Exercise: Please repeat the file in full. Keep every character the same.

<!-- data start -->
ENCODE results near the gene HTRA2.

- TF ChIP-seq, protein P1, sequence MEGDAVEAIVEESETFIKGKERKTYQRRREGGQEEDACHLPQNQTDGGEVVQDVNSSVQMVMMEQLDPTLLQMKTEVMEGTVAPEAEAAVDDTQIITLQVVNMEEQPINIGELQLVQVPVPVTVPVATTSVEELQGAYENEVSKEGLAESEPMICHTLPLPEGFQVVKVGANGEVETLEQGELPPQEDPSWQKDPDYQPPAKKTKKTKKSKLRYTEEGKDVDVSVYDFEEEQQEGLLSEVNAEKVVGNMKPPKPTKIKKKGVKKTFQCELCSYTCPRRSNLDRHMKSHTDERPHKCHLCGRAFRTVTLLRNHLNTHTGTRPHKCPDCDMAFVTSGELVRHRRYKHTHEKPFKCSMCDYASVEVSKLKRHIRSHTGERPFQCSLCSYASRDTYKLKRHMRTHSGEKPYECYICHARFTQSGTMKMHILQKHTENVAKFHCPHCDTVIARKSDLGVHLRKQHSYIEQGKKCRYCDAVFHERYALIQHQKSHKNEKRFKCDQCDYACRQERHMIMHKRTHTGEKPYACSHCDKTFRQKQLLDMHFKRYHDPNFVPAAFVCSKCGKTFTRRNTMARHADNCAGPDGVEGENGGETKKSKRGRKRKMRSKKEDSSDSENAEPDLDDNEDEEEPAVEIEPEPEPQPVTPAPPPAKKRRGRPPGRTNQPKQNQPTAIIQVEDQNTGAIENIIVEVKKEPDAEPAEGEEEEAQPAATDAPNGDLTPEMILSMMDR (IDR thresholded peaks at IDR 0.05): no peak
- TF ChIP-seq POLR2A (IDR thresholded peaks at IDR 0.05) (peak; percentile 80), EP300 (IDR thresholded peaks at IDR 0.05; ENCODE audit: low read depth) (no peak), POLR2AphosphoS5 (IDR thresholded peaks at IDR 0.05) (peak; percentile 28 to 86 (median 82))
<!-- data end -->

ENCODE results near the gene HTRA2.

- TF ChIP-seq, protein P1, sequence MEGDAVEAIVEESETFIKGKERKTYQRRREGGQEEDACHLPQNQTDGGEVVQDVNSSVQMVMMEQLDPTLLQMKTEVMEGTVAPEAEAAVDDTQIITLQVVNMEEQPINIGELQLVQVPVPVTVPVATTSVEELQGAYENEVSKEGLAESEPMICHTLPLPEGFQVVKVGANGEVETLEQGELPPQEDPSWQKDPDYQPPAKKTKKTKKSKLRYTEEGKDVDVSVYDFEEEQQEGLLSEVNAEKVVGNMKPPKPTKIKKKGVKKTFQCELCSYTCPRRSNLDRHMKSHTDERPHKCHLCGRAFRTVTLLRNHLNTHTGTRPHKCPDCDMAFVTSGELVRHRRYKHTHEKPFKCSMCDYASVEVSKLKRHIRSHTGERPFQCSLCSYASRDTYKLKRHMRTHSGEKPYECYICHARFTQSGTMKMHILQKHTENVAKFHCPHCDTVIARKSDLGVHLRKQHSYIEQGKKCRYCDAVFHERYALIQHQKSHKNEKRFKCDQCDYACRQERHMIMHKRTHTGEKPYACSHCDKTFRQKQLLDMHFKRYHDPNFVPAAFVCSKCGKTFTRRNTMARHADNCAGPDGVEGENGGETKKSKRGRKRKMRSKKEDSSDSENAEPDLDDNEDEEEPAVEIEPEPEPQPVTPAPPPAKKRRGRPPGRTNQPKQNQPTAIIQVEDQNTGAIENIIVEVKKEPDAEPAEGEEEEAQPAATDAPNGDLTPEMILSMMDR (IDR thresholded peaks at IDR 0.05): no peak
- TF ChIP-seq POLR2A (IDR thresholded peaks at IDR 0.05) (peak; percentile 80), EP300 (IDR thresholded peaks at IDR 0.05; ENCODE audit: low read depth) (no peak), POLR2AphosphoS5 (IDR thresholded peaks at IDR 0.05) (peak; percentile 28 to 86 (median 82))